NBFC sector is growing at the cost of banks that are saddled by bad loans and poor profitability. NBFCs were the largest net borrowers of funds from the financial system.

There is a growing realisation of the significance of NBFCs in the industry, and in promoting India's economic growth.  There are huge growth opportunities for NBFCs because of the great advantages it offers; though there are some issues regarding the NBFCs.


Both the pros and cons of NBFCs are elucidated below:

R V Seckar consultant in FEMA, CORPORATE LAW & NBFC REGISTRATION


ADVANTAGES OF NBFC

  1. Can provide loans and credit facilities
  2. Can trade in  money market instruments
  3. Can do wealth management such as managing portfolios of stocks and shares
  4. Can underwrite stock and shares and other obligations
  5. NBFCs are the last resorts of borrowing; NBFCs are there where banks are not there
  6. NBFCs are the largest propellants of ushering finance into the country
  7. Agility is very important for NBFCs as it sets the banks apart. Banks function slower as compared to the NBFCs.
  8. The use of modern methods by NBFCs has overcome key challenges that had overwhelmed conventional lending. NBFCS have made great use of technological advancements like the use of mobile phones and the internet which has helped in making information easily accessible anytime anywhere. It has reduced the demand and reliance on bank branches.
  9. Technology is not only at the head of banking and financial services, but also an increasingly digitized India has underpinned the rise of NBFCs. Digitalization has given NBFCs the ability to present multiple choices and reach the larger audience at quicker pace. This indirectly gives rise to larger NBFCs.
  10. Combination of partnership and database helps in increasing penetration of financial inclusion. To reach large numbers of customers successfully, and minimize risks, NBFCs have forged partnerships including the government to use their database and identify customer worthiness. Thus lending has been productive.
R V Seckar consultant in FEMA, CORPORATE LAW & NBFC REGISTRATION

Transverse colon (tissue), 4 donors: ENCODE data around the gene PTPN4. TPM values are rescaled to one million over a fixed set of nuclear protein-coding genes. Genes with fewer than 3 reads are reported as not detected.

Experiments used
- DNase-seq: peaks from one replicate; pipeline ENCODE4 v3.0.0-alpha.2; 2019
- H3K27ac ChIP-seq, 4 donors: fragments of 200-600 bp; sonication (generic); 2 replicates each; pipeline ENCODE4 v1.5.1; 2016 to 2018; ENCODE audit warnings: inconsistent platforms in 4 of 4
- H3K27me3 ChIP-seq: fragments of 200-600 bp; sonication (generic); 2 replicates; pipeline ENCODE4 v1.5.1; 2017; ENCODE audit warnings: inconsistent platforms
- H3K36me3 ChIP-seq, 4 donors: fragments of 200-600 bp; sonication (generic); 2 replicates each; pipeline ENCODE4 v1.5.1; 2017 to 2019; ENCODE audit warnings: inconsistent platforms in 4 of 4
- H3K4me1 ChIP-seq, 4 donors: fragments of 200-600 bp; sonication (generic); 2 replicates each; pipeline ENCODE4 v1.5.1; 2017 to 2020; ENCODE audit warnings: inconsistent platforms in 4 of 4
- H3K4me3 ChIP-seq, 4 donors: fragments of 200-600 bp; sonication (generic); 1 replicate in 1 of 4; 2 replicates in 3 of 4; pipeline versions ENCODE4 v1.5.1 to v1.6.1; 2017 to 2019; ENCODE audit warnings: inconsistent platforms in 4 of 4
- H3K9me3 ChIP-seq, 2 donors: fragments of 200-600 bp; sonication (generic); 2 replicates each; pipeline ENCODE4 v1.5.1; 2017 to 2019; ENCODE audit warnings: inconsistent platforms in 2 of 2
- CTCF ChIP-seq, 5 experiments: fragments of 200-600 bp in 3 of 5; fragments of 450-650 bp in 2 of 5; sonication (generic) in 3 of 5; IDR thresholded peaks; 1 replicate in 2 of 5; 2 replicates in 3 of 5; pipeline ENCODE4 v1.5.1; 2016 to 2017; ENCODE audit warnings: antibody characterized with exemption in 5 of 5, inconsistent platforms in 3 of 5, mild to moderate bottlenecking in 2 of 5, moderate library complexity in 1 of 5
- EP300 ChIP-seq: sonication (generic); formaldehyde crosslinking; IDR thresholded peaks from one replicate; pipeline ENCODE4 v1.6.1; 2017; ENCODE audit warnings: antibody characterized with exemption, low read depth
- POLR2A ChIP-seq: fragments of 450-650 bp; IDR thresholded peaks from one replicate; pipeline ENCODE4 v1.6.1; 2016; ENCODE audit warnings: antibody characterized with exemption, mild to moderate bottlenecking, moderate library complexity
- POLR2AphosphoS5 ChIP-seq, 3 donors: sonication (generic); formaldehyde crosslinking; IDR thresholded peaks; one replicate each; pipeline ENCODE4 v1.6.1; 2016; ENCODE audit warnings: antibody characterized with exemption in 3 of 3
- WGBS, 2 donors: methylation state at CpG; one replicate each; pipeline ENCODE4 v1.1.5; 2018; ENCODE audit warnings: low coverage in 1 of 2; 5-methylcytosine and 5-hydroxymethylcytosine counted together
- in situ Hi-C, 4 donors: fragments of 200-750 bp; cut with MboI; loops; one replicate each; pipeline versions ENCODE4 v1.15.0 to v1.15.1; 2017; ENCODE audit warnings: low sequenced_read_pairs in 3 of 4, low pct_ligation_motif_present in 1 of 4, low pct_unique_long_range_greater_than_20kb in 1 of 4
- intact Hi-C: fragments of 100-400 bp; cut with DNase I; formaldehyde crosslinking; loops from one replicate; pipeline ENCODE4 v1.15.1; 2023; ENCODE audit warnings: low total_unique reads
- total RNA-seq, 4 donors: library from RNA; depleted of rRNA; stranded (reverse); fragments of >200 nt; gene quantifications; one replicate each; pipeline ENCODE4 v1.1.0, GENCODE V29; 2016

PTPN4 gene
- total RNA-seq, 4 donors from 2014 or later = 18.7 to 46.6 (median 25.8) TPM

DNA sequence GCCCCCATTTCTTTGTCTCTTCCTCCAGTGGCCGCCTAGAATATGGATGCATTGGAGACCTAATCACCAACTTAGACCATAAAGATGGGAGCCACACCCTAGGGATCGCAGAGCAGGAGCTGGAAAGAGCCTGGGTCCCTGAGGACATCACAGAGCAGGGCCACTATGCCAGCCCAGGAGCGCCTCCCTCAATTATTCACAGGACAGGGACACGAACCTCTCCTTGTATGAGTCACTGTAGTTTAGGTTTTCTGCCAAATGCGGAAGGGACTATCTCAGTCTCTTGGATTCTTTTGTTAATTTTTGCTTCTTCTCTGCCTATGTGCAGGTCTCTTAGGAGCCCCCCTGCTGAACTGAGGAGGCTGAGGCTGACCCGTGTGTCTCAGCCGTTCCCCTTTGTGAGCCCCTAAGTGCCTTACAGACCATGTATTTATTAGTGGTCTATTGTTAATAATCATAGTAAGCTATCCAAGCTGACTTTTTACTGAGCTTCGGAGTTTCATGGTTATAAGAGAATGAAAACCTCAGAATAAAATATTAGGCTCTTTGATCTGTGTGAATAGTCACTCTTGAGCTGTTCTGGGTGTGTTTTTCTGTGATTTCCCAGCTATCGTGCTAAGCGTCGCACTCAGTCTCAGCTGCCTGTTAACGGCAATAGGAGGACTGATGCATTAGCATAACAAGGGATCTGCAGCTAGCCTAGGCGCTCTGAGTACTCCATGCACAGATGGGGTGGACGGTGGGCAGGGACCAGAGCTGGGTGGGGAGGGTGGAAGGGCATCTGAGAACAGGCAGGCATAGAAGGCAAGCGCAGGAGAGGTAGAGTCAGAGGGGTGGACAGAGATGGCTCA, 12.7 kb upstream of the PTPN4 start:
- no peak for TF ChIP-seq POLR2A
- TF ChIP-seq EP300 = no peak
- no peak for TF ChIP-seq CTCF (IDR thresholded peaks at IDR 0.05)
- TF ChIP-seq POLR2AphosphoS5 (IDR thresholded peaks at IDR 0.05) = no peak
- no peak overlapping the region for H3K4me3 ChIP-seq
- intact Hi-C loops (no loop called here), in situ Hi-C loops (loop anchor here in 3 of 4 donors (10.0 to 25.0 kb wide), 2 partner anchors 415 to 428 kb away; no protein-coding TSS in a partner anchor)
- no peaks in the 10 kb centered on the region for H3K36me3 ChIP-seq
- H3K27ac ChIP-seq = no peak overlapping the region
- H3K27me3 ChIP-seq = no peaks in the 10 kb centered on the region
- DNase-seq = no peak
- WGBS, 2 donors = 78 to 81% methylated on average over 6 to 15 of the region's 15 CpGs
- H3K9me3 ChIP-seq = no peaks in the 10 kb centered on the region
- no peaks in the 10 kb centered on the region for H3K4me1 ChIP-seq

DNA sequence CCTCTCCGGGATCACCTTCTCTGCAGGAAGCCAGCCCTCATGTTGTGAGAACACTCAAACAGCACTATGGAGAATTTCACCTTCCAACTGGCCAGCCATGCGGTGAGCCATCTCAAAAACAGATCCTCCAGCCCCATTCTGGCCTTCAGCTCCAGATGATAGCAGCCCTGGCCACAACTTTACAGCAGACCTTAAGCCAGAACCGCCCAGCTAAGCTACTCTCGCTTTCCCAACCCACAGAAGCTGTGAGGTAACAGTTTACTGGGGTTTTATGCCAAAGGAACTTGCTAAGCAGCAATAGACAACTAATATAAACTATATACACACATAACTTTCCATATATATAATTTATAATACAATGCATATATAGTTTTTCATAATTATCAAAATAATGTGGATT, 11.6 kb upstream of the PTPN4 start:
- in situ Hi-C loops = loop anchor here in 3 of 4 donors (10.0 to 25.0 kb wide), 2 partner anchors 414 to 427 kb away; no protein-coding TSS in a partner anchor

DISADVANTAGES OF NBFC

  1. NBFCs cannot accept demand deposits as it falls within the realm of activity of commercial banks
  2. An NBFC is not a part of the payment and settlement system and as such an NBFC cannot issue cheques drawn on itself
  3. Deposit insurance facility is not available for NBFC depositors unlike in case of banks
  4. All NBFCs cannot accept deposits; only some can. Only those NBFCs holding a valid Certificate of Registration with authorisation to accept Public Deposits can accept/hold public deposits
  5. The regulatory mechanism for NBFCs is stringent.

RBI’s Stricter Norms for NBFC

RBI has prescribed strict norms on capital adequacy and NPA in order to bridge the regulatory gaps between NBFCs and Banks, asking NBFCs to maintain minimum capital adequacy norms. It is reflected from a statement of the RBI which said that seven NBFCs were not able to meet the regulatory minimum capital adequacy norms of 15% as of March 2016.


COURTESY: -Isha Malik &  M/s Vinod Kothari & Company

Tuesday, September 5, 2017

Over 2 lakh directors to be barred from board posts



Over 2 lakh directors to be barred from board posts
 

At least two lakh directors on the board of companies, whose names have been struck off by the Registrar of Companies (RoC), will be barred from holding any board position in new ventures although they will not have to step down from the board of other companies on which they are currently directors.